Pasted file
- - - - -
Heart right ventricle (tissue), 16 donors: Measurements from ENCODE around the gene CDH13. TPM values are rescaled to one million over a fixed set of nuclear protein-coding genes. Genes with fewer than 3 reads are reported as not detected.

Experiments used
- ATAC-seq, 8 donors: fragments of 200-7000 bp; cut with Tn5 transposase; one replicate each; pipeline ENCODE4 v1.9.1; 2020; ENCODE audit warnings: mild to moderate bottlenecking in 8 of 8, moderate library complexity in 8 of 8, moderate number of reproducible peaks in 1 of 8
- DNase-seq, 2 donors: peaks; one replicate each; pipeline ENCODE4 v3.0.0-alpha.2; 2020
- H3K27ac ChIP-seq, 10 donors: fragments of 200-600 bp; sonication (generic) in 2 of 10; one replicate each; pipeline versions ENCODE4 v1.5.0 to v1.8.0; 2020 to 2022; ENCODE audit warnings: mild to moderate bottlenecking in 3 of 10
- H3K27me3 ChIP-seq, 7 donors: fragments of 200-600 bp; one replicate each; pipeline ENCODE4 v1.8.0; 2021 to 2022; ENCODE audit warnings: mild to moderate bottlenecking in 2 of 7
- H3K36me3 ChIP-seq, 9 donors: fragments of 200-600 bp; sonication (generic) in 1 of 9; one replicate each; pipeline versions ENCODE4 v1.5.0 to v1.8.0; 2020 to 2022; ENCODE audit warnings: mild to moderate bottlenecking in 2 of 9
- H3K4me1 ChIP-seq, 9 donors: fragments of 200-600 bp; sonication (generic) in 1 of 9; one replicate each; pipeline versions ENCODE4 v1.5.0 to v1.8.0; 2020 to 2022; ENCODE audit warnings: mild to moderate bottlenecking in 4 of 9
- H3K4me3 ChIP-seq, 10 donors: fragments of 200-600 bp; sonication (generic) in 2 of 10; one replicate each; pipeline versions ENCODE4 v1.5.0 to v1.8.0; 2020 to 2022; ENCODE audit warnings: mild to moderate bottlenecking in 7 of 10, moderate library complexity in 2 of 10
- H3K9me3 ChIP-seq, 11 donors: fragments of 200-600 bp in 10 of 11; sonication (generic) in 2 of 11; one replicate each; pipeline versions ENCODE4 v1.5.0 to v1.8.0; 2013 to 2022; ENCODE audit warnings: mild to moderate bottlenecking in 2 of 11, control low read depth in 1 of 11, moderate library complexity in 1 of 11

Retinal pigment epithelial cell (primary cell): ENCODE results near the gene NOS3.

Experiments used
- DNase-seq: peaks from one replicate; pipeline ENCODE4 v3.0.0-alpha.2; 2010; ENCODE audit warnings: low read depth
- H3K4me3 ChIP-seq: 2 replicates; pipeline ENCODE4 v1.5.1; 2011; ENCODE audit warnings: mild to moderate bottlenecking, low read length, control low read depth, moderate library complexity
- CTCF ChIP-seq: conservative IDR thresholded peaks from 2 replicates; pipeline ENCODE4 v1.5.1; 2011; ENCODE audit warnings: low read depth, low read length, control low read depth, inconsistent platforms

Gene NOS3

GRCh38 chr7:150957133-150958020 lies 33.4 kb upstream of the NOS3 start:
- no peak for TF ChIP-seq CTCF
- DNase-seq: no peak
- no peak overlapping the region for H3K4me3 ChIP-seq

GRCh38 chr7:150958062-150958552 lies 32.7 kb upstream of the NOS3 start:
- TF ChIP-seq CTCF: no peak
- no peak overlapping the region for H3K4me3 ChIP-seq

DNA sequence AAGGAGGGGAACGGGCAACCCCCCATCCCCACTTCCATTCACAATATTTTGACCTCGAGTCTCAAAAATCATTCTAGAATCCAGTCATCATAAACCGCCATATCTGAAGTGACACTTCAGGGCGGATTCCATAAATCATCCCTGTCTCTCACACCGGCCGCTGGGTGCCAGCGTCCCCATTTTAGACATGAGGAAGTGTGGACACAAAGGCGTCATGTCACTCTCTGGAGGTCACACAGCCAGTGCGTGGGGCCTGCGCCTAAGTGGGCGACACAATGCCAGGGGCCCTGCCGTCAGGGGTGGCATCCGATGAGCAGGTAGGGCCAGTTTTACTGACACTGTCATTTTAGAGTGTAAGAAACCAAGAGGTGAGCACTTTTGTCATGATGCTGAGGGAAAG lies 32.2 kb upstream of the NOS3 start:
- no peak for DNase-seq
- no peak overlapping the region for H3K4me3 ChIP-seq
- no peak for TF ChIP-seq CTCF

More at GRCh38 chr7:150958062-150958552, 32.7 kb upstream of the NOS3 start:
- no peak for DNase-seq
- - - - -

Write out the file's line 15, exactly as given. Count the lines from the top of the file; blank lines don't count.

- CTCF ChIP-seq: conservative IDR thresholded peaks from 2 replicates; pipeline ENCODE4 v1.5.1; 2011; ENCODE audit warnings: low read depth, low read length, control low read depth, inconsistent platforms